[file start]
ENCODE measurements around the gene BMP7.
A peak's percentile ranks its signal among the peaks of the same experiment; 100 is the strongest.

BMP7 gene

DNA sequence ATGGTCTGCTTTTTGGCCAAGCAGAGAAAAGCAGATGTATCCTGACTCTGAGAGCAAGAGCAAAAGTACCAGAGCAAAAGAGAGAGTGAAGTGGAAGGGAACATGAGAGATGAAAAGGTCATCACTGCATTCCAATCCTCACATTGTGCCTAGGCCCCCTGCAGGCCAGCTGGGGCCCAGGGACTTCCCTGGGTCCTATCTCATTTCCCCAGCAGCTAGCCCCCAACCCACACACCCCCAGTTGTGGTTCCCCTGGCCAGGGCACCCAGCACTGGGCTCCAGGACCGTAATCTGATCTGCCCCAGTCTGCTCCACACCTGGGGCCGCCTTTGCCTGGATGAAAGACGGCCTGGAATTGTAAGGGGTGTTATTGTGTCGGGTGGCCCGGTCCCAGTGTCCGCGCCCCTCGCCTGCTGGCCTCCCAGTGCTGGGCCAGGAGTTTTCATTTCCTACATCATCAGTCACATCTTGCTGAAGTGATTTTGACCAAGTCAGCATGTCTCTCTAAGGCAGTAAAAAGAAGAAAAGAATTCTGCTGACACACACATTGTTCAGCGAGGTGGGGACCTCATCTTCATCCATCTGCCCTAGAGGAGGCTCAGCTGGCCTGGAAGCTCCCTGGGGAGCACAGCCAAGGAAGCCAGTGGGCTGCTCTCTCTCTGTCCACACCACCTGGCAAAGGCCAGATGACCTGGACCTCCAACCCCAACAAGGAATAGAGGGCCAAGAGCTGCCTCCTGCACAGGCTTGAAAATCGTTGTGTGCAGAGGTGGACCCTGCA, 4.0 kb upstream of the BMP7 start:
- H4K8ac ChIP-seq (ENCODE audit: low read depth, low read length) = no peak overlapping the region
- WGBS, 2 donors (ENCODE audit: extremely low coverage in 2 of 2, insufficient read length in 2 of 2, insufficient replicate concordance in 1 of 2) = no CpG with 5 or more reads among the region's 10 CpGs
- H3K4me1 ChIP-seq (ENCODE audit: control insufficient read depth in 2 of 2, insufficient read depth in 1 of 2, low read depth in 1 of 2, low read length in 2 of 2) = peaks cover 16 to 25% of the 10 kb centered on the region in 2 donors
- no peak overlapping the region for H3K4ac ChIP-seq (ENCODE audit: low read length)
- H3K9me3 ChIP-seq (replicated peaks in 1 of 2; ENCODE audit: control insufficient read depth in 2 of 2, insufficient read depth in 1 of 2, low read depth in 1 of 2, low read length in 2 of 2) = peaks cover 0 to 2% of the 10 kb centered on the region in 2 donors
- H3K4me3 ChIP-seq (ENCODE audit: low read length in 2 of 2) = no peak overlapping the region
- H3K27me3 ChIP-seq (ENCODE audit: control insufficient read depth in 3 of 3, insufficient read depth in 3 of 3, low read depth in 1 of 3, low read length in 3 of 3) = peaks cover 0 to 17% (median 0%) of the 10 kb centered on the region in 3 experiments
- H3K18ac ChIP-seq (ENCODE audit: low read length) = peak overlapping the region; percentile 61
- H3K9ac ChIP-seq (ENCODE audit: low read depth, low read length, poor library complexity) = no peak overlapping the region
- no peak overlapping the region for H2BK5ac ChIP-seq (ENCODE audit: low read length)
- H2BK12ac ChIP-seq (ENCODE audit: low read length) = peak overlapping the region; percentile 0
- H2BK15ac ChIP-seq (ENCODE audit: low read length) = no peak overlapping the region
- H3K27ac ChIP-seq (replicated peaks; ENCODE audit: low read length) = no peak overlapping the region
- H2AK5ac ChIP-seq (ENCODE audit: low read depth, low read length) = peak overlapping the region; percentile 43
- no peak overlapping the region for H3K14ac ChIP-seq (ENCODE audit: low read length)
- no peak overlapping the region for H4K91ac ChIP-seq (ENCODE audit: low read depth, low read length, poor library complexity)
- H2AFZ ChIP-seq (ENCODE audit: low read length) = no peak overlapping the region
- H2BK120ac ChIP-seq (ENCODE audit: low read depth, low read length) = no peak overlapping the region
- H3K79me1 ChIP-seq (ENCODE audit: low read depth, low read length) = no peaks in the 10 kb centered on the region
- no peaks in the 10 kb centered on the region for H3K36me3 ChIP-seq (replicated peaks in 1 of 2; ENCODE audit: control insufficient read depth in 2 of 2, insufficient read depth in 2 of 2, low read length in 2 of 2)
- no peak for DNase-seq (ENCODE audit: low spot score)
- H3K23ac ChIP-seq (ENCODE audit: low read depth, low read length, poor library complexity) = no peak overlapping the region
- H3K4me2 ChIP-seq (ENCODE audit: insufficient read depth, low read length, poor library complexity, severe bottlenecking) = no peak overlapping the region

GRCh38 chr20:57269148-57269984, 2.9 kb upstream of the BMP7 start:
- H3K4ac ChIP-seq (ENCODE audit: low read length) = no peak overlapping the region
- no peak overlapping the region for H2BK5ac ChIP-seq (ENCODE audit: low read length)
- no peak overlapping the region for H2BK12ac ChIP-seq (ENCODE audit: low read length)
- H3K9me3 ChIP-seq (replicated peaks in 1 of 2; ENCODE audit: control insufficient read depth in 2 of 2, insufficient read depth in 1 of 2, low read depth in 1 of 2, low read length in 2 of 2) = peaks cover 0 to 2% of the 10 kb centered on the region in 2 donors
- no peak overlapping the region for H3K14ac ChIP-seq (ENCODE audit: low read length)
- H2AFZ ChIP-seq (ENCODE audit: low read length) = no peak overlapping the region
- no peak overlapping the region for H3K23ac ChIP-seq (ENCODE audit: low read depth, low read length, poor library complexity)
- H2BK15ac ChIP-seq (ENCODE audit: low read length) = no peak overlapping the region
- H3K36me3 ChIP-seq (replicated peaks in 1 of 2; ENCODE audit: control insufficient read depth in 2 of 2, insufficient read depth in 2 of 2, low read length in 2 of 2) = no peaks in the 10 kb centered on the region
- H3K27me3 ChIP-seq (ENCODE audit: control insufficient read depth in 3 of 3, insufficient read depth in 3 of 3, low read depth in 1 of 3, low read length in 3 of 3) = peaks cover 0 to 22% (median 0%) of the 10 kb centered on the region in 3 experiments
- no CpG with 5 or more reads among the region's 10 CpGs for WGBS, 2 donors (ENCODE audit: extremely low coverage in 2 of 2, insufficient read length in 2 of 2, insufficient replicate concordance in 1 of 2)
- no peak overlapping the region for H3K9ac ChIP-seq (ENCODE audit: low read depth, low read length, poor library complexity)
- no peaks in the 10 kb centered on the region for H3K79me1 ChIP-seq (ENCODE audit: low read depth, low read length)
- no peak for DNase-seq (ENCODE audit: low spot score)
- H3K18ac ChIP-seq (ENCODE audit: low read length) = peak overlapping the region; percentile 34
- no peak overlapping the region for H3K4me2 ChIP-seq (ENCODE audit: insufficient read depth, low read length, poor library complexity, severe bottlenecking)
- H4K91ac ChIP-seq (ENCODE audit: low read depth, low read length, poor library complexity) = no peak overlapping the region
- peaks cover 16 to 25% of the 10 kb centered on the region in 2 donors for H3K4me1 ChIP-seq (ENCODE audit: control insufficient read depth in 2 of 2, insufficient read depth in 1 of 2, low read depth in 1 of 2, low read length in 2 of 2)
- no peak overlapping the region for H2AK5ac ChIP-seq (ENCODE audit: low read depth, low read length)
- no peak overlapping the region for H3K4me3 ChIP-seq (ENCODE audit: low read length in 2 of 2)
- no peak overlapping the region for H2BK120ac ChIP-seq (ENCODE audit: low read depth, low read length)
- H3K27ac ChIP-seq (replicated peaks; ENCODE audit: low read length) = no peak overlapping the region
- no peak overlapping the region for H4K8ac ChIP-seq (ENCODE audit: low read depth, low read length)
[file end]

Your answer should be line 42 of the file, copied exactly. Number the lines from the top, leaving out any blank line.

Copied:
- no peak for DNase-seq (ENCODE audit: low spot score)